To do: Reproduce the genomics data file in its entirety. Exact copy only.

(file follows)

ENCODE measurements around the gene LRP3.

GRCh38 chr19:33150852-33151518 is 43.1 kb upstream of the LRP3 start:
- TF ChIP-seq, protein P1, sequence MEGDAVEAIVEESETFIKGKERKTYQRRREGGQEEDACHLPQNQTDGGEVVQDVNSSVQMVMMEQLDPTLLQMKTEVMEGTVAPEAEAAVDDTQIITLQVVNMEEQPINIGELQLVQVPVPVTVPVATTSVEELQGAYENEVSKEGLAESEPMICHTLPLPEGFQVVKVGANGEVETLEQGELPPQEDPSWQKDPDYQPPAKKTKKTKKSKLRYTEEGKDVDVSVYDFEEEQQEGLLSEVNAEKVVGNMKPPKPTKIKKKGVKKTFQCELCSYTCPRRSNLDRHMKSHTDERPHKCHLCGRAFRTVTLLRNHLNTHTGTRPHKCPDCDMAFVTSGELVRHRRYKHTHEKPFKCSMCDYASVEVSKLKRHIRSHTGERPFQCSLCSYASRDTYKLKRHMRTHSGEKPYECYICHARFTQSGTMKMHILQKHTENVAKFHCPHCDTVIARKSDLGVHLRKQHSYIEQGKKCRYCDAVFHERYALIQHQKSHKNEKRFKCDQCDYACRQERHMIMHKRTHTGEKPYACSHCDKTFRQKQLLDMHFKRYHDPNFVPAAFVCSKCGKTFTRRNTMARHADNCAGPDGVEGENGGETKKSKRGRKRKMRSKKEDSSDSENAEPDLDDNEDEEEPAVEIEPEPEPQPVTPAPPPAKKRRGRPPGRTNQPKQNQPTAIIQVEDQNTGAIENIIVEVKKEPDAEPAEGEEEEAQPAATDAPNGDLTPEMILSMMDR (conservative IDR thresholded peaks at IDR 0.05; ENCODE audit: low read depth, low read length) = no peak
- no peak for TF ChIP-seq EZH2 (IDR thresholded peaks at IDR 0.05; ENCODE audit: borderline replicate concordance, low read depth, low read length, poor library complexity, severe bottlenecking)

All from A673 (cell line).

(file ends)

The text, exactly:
ENCODE measurements around the gene LRP3.

GRCh38 chr19:33150852-33151518 is 43.1 kb upstream of the LRP3 start:
- TF ChIP-seq, protein P1, sequence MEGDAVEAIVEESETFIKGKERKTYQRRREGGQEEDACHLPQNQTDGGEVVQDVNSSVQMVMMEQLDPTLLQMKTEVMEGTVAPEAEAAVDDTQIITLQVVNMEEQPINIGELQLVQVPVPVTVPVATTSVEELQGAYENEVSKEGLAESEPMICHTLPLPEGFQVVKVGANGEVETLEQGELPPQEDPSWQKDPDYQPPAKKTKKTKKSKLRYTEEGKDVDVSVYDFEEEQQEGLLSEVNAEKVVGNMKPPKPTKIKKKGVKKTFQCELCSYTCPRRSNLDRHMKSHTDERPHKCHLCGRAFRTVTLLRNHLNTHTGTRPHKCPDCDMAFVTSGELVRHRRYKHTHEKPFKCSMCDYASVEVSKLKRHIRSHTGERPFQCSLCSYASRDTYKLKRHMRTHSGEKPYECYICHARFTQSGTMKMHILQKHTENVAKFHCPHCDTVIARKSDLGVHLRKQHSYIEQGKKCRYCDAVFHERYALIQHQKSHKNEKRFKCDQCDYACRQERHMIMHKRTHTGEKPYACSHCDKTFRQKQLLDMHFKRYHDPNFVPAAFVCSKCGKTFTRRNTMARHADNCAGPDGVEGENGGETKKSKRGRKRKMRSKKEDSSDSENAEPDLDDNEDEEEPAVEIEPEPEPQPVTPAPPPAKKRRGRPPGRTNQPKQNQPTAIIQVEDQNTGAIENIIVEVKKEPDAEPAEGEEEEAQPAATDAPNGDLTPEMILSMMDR (conservative IDR thresholded peaks at IDR 0.05; ENCODE audit: low read depth, low read length) = no peak
- no peak for TF ChIP-seq EZH2 (IDR thresholded peaks at IDR 0.05; ENCODE audit: borderline replicate concordance, low read depth, low read length, poor library complexity, severe bottlenecking)

All from A673 (cell line).